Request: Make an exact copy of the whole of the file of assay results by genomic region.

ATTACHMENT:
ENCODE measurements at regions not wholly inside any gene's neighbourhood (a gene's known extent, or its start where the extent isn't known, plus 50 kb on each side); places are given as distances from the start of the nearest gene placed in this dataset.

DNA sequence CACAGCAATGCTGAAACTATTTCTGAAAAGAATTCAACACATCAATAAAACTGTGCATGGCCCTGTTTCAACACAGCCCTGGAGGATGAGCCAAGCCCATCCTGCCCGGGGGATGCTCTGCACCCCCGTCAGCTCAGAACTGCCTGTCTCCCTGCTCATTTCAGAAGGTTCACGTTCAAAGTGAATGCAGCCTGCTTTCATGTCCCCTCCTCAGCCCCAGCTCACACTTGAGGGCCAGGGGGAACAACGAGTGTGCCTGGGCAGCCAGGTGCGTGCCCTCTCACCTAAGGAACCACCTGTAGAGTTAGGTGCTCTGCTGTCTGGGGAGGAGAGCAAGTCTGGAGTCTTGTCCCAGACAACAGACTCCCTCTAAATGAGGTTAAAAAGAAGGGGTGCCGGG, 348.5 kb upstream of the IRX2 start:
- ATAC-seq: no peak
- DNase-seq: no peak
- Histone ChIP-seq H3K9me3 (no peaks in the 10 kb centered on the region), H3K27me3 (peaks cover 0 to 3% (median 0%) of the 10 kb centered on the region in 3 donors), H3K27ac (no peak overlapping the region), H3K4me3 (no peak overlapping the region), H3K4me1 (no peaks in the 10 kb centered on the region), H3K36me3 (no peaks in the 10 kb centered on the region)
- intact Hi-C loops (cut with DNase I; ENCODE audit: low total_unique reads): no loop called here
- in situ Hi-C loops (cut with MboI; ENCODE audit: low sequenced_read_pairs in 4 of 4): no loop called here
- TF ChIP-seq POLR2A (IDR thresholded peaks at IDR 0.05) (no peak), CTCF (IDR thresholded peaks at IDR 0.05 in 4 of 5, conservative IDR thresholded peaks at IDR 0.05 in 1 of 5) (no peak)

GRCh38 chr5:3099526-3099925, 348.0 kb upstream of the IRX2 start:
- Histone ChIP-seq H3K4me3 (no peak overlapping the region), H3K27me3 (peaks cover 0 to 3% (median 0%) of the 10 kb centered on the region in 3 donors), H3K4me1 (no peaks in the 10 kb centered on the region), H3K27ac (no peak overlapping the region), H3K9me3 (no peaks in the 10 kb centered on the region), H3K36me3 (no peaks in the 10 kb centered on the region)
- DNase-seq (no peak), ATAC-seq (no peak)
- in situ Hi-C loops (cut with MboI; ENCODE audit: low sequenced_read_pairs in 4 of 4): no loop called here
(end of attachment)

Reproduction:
ENCODE measurements at regions not wholly inside any gene's neighbourhood (a gene's known extent, or its start where the extent isn't known, plus 50 kb on each side); places are given as distances from the start of the nearest gene placed in this dataset.

DNA sequence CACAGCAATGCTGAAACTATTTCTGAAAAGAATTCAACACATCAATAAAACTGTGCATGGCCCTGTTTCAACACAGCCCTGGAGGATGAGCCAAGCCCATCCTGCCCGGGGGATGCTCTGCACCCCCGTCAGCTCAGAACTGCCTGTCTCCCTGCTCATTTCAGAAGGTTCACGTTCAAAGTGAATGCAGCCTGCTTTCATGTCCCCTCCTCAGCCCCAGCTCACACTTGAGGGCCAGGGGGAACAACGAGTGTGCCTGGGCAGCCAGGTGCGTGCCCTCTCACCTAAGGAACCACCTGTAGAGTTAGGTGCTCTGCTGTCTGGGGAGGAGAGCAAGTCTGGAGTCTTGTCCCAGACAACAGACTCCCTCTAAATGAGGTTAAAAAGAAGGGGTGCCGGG, 348.5 kb upstream of the IRX2 start:
- ATAC-seq: no peak
- DNase-seq: no peak
- Histone ChIP-seq H3K9me3 (no peaks in the 10 kb centered on the region), H3K27me3 (peaks cover 0 to 3% (median 0%) of the 10 kb centered on the region in 3 donors), H3K27ac (no peak overlapping the region), H3K4me3 (no peak overlapping the region), H3K4me1 (no peaks in the 10 kb centered on the region), H3K36me3 (no peaks in the 10 kb centered on the region)
- intact Hi-C loops (cut with DNase I; ENCODE audit: low total_unique reads): no loop called here
- in situ Hi-C loops (cut with MboI; ENCODE audit: low sequenced_read_pairs in 4 of 4): no loop called here
- TF ChIP-seq POLR2A (IDR thresholded peaks at IDR 0.05) (no peak), CTCF (IDR thresholded peaks at IDR 0.05 in 4 of 5, conservative IDR thresholded peaks at IDR 0.05 in 1 of 5) (no peak)

GRCh38 chr5:3099526-3099925, 348.0 kb upstream of the IRX2 start:
- Histone ChIP-seq H3K4me3 (no peak overlapping the region), H3K27me3 (peaks cover 0 to 3% (median 0%) of the 10 kb centered on the region in 3 donors), H3K4me1 (no peaks in the 10 kb centered on the region), H3K27ac (no peak overlapping the region), H3K9me3 (no peaks in the 10 kb centered on the region), H3K36me3 (no peaks in the 10 kb centered on the region)
- DNase-seq (no peak), ATAC-seq (no peak)
- in situ Hi-C loops (cut with MboI; ENCODE audit: low sequenced_read_pairs in 4 of 4): no loop called here